Looking back, both Amadio and MacDermid recalled how they had to adjust their style of play to fit the elements. Both players preached a simple approach, which seemed to pay off for Ontario as the Reign were the team to score twice while the conditions were at their worst.
“Just keep it real simple,” MacDermid said, with an emphasis on real. “[You don’t] try to do anything too much, just keep things simple and make the easy play and the direct play. It’s not really going to go the way you want it every time, especially in those conditions.”
MacDermid plays a simple game to begin with, staying within himself and taking care of his own end first. For Amadio, a player who likes the puck on his stick, he was an elite playmaker at the AHL level, and many of his finest tools were not able to be showcased in a game like that.
“You definitely had to simplify things,” Amadio said. “You obviously can’t be making rink-wide passes like that, because they’re not going to make it, so it was a little challenging to get used to mid-game. It was still a good experience.”
From behind the bench, Stothers was extremely cognizant that you couldn’t play the same way as you would under normal circumstances. While in that situation there’s not necessarily a ton that you can do, he and his players knew that considering the circumstances, adjustments had to be made.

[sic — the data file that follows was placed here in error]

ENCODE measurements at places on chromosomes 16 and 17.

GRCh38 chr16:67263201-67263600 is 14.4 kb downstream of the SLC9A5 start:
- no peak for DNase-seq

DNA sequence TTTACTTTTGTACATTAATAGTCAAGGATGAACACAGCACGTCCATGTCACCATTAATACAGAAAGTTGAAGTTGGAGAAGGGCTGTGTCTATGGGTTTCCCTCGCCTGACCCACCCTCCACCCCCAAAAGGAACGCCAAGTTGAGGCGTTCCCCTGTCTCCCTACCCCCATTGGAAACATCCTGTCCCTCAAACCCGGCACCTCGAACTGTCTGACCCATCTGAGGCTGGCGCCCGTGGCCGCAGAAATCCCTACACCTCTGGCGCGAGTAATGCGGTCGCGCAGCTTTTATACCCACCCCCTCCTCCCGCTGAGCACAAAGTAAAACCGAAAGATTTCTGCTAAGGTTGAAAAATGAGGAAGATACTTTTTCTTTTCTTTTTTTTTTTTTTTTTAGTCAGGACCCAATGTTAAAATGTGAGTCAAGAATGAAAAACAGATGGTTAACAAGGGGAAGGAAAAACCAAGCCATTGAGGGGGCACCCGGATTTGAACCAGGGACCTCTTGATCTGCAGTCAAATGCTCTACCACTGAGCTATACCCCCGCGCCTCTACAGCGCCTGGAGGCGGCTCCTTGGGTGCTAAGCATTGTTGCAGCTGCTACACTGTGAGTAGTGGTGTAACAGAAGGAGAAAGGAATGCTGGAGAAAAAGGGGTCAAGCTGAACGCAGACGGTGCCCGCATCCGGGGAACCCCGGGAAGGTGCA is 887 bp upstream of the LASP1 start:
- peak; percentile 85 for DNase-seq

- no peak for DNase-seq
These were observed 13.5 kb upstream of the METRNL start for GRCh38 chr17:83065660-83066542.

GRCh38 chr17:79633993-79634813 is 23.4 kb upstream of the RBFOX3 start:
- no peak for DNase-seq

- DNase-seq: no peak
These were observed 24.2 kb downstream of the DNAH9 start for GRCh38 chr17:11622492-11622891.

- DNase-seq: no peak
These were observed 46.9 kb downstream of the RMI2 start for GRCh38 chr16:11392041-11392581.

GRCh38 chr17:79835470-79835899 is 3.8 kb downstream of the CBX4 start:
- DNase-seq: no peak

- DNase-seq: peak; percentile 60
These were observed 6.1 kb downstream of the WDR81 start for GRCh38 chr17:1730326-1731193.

“It was hard, because passes that you thought would normally go from board to board had zero chance of making it from one side of the ice to the other,” Stothers said. “You pass the puck or shot the puck and just saw a big wake of water in its path. It was tough. Again, you can’t control that, the elements, so you always keep the fingers crossed.”
If you can believe it, hockey equipment is not water-proof, and the rain added another element of difficulty to the players. Amadio spoke about the extra weight added to the gloves and skates specifically, with both seemingly just taking on water throughout the event.
“The gloves were terrible, because they were just soaked,” MacDermid said. “The visor was just constantly filled with water and then the skates were filled with water too.”
In the moment, there were discussions of whether or not to postpone the game, because of the rain, but both teams wanted to play.
“Both teams were kind of unanimous that we’re here, let’s play it,” he said. “We’re both dealing with the same problems, so it was a level playing field.”
However, the conditions did not hinder, or take away from, the experience for the players and coaches.
“It was my first outdoor game, and whenever I think about it, I have good memories, it was a cool time and a cool situation,” MacDermid said. “Just being out there, the atmosphere was great, the fans were good, it was fun for us.”
As the Kings approach their first NHL outdoor contest since the 2015 Stadium Series, both MacDermid and Amadio are looking forward to another outdoor experience, just perhaps with a bit better cooperation from Mother Nature.
“[The Reign outdoor game] was a cool experience, something I’ll always remember,” Amadio said. “But hopefully for this one the weather is a little bit better.”